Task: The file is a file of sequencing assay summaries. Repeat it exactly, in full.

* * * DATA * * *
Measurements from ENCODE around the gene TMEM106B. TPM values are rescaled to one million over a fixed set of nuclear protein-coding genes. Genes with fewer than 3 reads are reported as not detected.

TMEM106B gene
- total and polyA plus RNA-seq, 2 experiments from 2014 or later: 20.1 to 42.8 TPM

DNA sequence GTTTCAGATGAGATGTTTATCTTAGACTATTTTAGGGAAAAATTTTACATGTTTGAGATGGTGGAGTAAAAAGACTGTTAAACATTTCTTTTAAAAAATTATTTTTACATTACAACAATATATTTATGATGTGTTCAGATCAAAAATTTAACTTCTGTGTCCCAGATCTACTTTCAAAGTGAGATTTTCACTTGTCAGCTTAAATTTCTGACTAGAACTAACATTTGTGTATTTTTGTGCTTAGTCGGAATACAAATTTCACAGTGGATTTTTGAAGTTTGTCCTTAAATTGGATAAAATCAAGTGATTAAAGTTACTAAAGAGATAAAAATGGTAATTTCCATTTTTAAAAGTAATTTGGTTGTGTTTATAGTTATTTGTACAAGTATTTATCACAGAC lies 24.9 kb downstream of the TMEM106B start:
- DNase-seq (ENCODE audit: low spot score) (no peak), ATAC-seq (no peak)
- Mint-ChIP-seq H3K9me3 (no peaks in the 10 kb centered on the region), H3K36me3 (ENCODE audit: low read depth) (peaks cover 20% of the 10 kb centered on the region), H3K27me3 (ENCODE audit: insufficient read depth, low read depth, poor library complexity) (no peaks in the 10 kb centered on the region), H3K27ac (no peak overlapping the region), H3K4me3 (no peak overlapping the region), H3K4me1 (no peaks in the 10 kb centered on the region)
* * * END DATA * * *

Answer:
Measurements from ENCODE around the gene TMEM106B. TPM values are rescaled to one million over a fixed set of nuclear protein-coding genes. Genes with fewer than 3 reads are reported as not detected.

TMEM106B gene
- total and polyA plus RNA-seq, 2 experiments from 2014 or later: 20.1 to 42.8 TPM

DNA sequence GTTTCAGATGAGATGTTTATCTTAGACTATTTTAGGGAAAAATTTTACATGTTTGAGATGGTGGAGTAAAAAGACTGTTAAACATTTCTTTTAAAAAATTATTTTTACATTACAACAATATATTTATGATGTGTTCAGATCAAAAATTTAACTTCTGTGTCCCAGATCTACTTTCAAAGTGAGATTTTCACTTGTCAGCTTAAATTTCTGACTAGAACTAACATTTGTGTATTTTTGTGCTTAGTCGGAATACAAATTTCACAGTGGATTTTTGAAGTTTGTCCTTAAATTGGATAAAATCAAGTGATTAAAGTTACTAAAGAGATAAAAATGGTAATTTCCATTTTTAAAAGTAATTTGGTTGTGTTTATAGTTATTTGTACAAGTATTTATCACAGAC lies 24.9 kb downstream of the TMEM106B start:
- DNase-seq (ENCODE audit: low spot score) (no peak), ATAC-seq (no peak)
- Mint-ChIP-seq H3K9me3 (no peaks in the 10 kb centered on the region), H3K36me3 (ENCODE audit: low read depth) (peaks cover 20% of the 10 kb centered on the region), H3K27me3 (ENCODE audit: insufficient read depth, low read depth, poor library complexity) (no peaks in the 10 kb centered on the region), H3K27ac (no peak overlapping the region), H3K4me3 (no peak overlapping the region), H3K4me1 (no peaks in the 10 kb centered on the region)